Patience is key when establishing and doing business in the UAE. Setting up can be a daunting task partly due to the amount of paperwork and length of time it can take. Good planning is important as there are many aspects to consider that one may not have to give a second thought about when facing the same issues back home. Special attention should be given to choosing the right business model, the hidden costs associated with setting up, becoming familiar with the local regulations, ensuring the right employees are on board and of course that the right partner or agent is chosen.
The company’s activities will determine the right business model to adopt and the most appropriate emirate. It is important to know where trading will take place and with who. Are the customers everywhere in the UAE, a particular emirate, a free zone or outside the UAE? Paying consideration to these issues can be a critical step in the future success of a company. For example, the 100% ownership offered by setting up in a free zone is an attractive option, however, strictly speaking, trading is only permitted within the free zone and not with the rest of the UAE. For more details on business models see the Business Types, Free Zones and Commercial Agents sections of this guide. Furthermore, it always works to the advantage of the company to have someone who understands the company’s services / products and goals so they can provide guidance through the process and advise on the right business model that meets the company’s needs.
All unexpected costs related to setting up and maintaining the business should be planned beforehand. These include costs for licensing, sponsorship fees and residency visas, through to travel and accommodation expenses as it may take a few trips before the business is fully operational. It may take some time before the UAE office generates revenue to sustain itself so the costs to support its expenses should be planned for. It is good business sense to conduct a market evaluation beforehand to identify where market opportunities lie and set out the right business and strategy plan for the UAE office. Employing the right people is also vital as there are substantial costs associated with their settlement in the UAE.
Like anywhere, it is good practice to become familiar with the local laws when setting up a business in another country and before making a final decision on anything to avoid problems later on. Entering into a lawsuit in the UAE is a very unclear, lengthy and consuming process. The outmost should be done to avoid finding oneself in a situation such as being fined, jailed, deported and banned from returning to the country. In many cases all four will apply.
Although the UAE Commercial Companies Law provides guidance to courts on how to treat bankruptcy, the laws are unclear and largely untested. They are open to interpretation by the court depending on the case. Bankruptcy in itself is not a crime in the UAE, however a trader, director or manager may be found guilty of offences connected to bankruptcy. The court has the authority to hold the individuals behind the company responsible. It is also possible when financial difficulties arise that criminal investigations take place.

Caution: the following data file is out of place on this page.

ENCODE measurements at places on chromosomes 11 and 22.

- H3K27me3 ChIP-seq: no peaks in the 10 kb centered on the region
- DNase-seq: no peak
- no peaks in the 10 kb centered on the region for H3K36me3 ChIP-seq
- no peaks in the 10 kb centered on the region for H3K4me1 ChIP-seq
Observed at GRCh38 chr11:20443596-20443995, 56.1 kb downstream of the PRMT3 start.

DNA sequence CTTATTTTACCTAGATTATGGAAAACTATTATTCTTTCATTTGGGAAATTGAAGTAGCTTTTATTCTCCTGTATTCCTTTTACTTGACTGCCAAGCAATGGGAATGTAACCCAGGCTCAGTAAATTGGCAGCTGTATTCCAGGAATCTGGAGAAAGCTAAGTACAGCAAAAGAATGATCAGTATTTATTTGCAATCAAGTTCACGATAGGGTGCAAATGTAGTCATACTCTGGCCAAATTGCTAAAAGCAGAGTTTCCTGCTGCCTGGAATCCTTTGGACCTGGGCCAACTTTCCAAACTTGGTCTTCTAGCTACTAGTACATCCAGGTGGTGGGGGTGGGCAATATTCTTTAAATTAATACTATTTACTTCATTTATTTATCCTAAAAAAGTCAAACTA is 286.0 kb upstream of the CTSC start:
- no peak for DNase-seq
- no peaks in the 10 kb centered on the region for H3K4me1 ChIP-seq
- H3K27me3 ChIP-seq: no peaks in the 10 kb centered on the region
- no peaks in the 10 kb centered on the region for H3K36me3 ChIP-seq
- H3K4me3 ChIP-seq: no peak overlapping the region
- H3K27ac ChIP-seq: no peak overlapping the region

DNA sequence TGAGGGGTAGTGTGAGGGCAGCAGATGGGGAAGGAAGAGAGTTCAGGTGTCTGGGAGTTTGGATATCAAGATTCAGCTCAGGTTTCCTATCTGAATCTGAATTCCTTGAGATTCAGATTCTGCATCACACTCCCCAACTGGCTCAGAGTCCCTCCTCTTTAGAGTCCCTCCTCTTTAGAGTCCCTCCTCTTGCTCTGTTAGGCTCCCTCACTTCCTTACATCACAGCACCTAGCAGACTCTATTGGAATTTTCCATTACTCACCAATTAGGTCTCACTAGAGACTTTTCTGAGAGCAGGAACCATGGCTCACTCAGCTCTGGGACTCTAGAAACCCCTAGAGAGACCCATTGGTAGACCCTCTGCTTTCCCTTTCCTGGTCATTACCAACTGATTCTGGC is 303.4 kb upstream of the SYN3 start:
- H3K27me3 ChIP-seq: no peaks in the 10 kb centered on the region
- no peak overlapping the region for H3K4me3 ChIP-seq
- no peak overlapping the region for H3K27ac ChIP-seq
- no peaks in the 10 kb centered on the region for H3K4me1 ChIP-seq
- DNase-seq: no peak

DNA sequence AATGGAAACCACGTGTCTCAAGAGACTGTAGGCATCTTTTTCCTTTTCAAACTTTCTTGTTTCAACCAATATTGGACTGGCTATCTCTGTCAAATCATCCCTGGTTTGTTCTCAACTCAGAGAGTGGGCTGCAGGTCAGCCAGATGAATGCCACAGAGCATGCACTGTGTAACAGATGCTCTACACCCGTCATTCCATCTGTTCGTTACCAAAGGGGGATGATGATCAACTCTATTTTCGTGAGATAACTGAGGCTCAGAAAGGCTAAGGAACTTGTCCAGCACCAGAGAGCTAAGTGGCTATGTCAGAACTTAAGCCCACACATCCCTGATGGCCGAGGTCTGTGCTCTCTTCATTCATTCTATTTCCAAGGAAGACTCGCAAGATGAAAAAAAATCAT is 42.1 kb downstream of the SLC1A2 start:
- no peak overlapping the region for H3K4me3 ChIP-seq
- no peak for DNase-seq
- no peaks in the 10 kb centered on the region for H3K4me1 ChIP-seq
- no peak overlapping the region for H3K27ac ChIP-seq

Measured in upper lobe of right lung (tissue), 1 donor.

The law states that a company may file for bankruptcy voluntarily within 30 days of ceasing to pay its debts, however failure to do so, makes the directors of the company liable for bankruptcy by default. This is a criminal offence under the Penal Code. Involuntary bankruptcy is also possible but if the court finds the debtor is able to pay, the creditor faces a fine for unsuccessful petition.
Cheques and specifically post-dated cheques are widely used in the UAE for payment of utilities and invoices. However payment with cheques should be made with caution as bouncing cheques is also a criminal offence. If issuing post-dated cheques, records and bank balances should be kept as they will serve as proof for genuinely believing the funds were available on their due date.
Careful consideration should also be given before choosing a partner and entering into an agreement with a local agent. Checks can currently be performed on publicly listed companies, however private companies and individuals are very reluctant to share information. There is no credit bureau that can provide information, however there have been talks for its establishment in the future. The alternative, although less reliable and more time consuming, can be to perform a reputation assessment. Contacting the relevant Chamber of Commerce is also an option as they offer credit rating services for a fee.
The agreement signed with a sponsor or agent is a binding contract and it is possible that it is in Arabic. A reliable translator and attorney should be consulted before signing. A company should be aware of the agent’s rights as he is entitled to commission on sales of products within their territory whether the sales have been made through the agent or not. The agent also normally has exclusivity over his territory which can be one or more emirates.
The local laws tend to favour UAE entities and nationals and a dispute can end up with major consequences with the foreign entity having to pay out large sums as compensation.
As attractive an option it may be to set up a business in the UAE, decisions and the process should never be rushed. All the above should be considered carefully before, during and after establishment. Besides, during its operation, constant reviews should take place. A potential exit strategy could be established as the process for termination can be very complicated if the parties are in disagreement or there are issues with bankruptcy.
Support is available but the final decision is down to the company itself and its directors and managers who will bear all if not most responsibilities.